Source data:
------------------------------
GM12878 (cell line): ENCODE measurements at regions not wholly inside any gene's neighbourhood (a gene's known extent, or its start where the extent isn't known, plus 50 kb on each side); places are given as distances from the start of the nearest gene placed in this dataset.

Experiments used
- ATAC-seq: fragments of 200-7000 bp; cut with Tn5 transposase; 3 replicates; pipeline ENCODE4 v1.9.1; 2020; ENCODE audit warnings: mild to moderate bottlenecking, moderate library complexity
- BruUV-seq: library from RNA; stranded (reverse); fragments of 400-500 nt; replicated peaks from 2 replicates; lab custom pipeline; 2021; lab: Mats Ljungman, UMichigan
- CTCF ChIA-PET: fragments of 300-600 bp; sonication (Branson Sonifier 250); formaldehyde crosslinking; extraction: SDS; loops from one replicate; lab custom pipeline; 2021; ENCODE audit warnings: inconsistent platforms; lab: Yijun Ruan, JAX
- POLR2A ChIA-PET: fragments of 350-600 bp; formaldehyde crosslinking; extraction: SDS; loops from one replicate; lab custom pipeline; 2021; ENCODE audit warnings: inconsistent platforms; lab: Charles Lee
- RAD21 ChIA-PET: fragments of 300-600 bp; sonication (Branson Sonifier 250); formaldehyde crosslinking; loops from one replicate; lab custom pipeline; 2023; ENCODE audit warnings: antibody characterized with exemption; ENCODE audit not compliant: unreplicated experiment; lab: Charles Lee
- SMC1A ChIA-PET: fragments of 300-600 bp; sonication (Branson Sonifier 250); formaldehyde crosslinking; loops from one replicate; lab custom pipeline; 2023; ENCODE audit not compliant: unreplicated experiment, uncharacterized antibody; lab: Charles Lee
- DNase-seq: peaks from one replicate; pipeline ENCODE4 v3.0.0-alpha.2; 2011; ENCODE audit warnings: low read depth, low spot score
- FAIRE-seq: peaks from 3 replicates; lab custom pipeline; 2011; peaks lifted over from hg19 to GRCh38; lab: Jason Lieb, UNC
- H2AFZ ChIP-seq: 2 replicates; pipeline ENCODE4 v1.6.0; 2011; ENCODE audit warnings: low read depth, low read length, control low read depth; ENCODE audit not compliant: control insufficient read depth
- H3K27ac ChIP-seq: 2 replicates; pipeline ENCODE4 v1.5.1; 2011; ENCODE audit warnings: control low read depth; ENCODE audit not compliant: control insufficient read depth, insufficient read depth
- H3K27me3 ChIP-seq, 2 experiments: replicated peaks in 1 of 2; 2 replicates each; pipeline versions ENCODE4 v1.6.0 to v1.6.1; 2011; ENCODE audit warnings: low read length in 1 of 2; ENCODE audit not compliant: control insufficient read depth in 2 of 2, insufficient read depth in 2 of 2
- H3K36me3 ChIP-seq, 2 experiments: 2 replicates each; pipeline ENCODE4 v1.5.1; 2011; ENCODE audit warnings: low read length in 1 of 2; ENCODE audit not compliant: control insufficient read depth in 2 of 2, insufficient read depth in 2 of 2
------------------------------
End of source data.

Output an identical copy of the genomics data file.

GM12878 (cell line): ENCODE measurements at regions not wholly inside any gene's neighbourhood (a gene's known extent, or its start where the extent isn't known, plus 50 kb on each side); places are given as distances from the start of the nearest gene placed in this dataset.

Experiments used
- ATAC-seq: fragments of 200-7000 bp; cut with Tn5 transposase; 3 replicates; pipeline ENCODE4 v1.9.1; 2020; ENCODE audit warnings: mild to moderate bottlenecking, moderate library complexity
- BruUV-seq: library from RNA; stranded (reverse); fragments of 400-500 nt; replicated peaks from 2 replicates; lab custom pipeline; 2021; lab: Mats Ljungman, UMichigan
- CTCF ChIA-PET: fragments of 300-600 bp; sonication (Branson Sonifier 250); formaldehyde crosslinking; extraction: SDS; loops from one replicate; lab custom pipeline; 2021; ENCODE audit warnings: inconsistent platforms; lab: Yijun Ruan, JAX
- POLR2A ChIA-PET: fragments of 350-600 bp; formaldehyde crosslinking; extraction: SDS; loops from one replicate; lab custom pipeline; 2021; ENCODE audit warnings: inconsistent platforms; lab: Charles Lee
- RAD21 ChIA-PET: fragments of 300-600 bp; sonication (Branson Sonifier 250); formaldehyde crosslinking; loops from one replicate; lab custom pipeline; 2023; ENCODE audit warnings: antibody characterized with exemption; ENCODE audit not compliant: unreplicated experiment; lab: Charles Lee
- SMC1A ChIA-PET: fragments of 300-600 bp; sonication (Branson Sonifier 250); formaldehyde crosslinking; loops from one replicate; lab custom pipeline; 2023; ENCODE audit not compliant: unreplicated experiment, uncharacterized antibody; lab: Charles Lee
- DNase-seq: peaks from one replicate; pipeline ENCODE4 v3.0.0-alpha.2; 2011; ENCODE audit warnings: low read depth, low spot score
- FAIRE-seq: peaks from 3 replicates; lab custom pipeline; 2011; peaks lifted over from hg19 to GRCh38; lab: Jason Lieb, UNC
- H2AFZ ChIP-seq: 2 replicates; pipeline ENCODE4 v1.6.0; 2011; ENCODE audit warnings: low read depth, low read length, control low read depth; ENCODE audit not compliant: control insufficient read depth
- H3K27ac ChIP-seq: 2 replicates; pipeline ENCODE4 v1.5.1; 2011; ENCODE audit warnings: control low read depth; ENCODE audit not compliant: control insufficient read depth, insufficient read depth
- H3K27me3 ChIP-seq, 2 experiments: replicated peaks in 1 of 2; 2 replicates each; pipeline versions ENCODE4 v1.6.0 to v1.6.1; 2011; ENCODE audit warnings: low read length in 1 of 2; ENCODE audit not compliant: control insufficient read depth in 2 of 2, insufficient read depth in 2 of 2
- H3K36me3 ChIP-seq, 2 experiments: 2 replicates each; pipeline ENCODE4 v1.5.1; 2011; ENCODE audit warnings: low read length in 1 of 2; ENCODE audit not compliant: control insufficient read depth in 2 of 2, insufficient read depth in 2 of 2